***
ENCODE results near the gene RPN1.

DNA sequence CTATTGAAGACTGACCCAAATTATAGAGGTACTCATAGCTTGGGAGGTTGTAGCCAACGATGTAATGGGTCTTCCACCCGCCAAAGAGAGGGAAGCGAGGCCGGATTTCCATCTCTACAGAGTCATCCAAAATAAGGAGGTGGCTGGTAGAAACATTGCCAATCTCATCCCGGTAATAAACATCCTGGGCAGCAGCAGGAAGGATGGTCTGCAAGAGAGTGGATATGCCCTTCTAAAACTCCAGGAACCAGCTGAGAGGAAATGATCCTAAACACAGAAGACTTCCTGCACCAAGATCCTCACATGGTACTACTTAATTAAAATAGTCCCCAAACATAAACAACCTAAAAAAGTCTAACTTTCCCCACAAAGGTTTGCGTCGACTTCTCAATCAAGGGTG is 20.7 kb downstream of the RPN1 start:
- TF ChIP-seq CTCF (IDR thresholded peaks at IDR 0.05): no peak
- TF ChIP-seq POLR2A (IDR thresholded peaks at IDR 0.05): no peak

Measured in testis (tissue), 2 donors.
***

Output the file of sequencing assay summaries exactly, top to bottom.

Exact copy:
ENCODE results near the gene RPN1.

DNA sequence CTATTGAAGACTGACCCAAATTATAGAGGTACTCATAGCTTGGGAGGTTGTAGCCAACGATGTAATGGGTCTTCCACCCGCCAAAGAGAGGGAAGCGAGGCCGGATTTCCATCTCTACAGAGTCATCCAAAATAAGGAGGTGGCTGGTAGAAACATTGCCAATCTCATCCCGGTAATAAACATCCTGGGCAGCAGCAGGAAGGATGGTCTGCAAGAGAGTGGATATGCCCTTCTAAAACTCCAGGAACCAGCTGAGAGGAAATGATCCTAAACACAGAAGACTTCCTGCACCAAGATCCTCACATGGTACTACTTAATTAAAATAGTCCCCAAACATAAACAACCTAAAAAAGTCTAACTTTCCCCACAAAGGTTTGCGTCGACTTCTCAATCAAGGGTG is 20.7 kb downstream of the RPN1 start:
- TF ChIP-seq CTCF (IDR thresholded peaks at IDR 0.05): no peak
- TF ChIP-seq POLR2A (IDR thresholded peaks at IDR 0.05): no peak

Measured in testis (tissue), 2 donors.